Freddie Mercury, now gone for more than a quarter-century, seems to have become a star again in the late 2010s. It has happened in not just the England where he grew up and first hit it big with his band Queen, but in America (where Queen took longer to catch on) and indeed most of the rest of the world as well: the release of the Mercury biopic Bohemian Rhapsody last year renewed interest in him even in South Korea, where I live, and where anyone of the age to have listened to Queen's "Bohemian Rhapsody" at the time of its release would have needed to pirate a copy. All this has naturally prompted a return to the studio vaults in search of more Mercury material, the latest find from that expedition being "Time Waits for No One."
Astute fans will recognize the song as a version of "Time," the title song Mercury recorded for the 1986 sci-fi musical by Dave Clark of the Dave Clark Five. Elaborately produced with 96 tracks in total, the version that came out at the time did well enough, but "Clark had always remembered that performance of Freddie Mercury at Abbey Road Studios from 1986," says Mercury's web site.
"The original had sold millions, and in his own words ‘worked.’ But the feeling he had during the original rehearsal, experiencing ‘goosebumps,’ hadn’t dissipated over the decades, and he wanted to hear this original recording — just Freddie on vocals and Mike Moran on piano." And so, three decades later, Clark brought Moran back into the studio to re-record his piano part for Mercury's original vocal track.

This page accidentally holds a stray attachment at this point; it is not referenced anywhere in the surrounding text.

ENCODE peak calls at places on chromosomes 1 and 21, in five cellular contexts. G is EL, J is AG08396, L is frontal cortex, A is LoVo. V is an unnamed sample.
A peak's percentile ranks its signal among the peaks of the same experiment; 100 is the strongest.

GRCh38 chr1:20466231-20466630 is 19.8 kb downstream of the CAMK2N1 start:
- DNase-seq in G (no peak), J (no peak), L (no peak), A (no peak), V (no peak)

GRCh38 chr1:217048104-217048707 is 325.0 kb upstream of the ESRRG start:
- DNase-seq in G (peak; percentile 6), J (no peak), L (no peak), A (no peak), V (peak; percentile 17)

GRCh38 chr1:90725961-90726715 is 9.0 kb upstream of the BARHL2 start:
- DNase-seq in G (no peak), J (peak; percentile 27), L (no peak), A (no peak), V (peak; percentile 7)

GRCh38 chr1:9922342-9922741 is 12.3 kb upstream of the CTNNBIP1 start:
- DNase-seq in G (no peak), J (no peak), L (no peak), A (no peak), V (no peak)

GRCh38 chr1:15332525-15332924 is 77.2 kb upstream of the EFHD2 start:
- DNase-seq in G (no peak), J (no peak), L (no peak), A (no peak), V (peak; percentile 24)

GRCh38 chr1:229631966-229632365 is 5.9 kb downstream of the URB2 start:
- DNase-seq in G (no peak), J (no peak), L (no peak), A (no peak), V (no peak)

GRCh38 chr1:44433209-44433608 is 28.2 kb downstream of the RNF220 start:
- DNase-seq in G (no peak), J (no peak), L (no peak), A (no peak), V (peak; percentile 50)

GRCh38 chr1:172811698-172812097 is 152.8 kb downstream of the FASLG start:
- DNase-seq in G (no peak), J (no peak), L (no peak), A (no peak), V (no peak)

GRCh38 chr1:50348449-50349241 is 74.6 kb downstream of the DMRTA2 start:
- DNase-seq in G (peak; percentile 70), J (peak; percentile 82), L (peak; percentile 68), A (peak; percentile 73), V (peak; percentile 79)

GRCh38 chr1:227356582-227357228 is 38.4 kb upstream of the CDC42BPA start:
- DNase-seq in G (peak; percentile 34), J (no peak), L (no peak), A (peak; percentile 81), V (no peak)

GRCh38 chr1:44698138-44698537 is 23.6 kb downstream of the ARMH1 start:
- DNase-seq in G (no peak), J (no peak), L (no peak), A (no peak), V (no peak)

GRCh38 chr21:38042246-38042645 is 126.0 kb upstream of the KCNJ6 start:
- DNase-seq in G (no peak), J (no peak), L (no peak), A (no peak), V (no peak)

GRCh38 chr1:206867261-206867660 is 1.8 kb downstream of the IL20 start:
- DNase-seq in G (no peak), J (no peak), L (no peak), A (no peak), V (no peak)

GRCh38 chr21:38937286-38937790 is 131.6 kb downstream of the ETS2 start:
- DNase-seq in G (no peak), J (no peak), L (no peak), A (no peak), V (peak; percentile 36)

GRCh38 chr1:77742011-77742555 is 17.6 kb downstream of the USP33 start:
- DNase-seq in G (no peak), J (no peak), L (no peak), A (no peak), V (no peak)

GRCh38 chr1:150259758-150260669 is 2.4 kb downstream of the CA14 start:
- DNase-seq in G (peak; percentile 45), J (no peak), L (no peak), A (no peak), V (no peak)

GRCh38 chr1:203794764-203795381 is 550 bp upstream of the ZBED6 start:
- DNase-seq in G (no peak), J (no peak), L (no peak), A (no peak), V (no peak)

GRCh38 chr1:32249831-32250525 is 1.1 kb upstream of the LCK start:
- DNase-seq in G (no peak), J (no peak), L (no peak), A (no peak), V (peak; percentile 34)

Like every big song of the 2010s, the stripped-down "Time Waits for No One" (the original title of "Time") needed an impressive video to go with it. Mercury, who died in the middle of the first music-video era, would surely appreciate the way that the internet has restored a certain vitality to the form. Clark, who still possessed the negatives from the original "Time" video shoot, used the material he didn't the first time around to create a previously unseen Mercury performance to go with this previously unheard — or at least not properly heard — Mercury song. Like few rock singers before him, Freddie Mercury understood the importance of the startling, the elaborate, and the operatic to his craft. But it takes a relatively simple production like the new "Time Waits for No One" and its accompanying video to reveal just why he has endured in a way so many of his contemporaries haven't.
Based in Seoul, Colin Marshall writes and broadcasts on cities, language, and culture. His projects include the book The Stateless City: a Walk through 21st-Century Los Angeles and the video series The City in Cinema. Follow him on Twitter at @colinmarshall, on Facebook, or on Instagram.